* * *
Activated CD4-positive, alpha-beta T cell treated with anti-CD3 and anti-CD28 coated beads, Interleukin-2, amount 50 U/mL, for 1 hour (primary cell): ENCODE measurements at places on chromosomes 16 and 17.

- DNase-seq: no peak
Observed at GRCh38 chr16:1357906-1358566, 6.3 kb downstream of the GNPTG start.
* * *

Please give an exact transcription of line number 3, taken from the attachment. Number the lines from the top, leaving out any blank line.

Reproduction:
Observed at GRCh38 chr16:1357906-1358566, 6.3 kb downstream of the GNPTG start.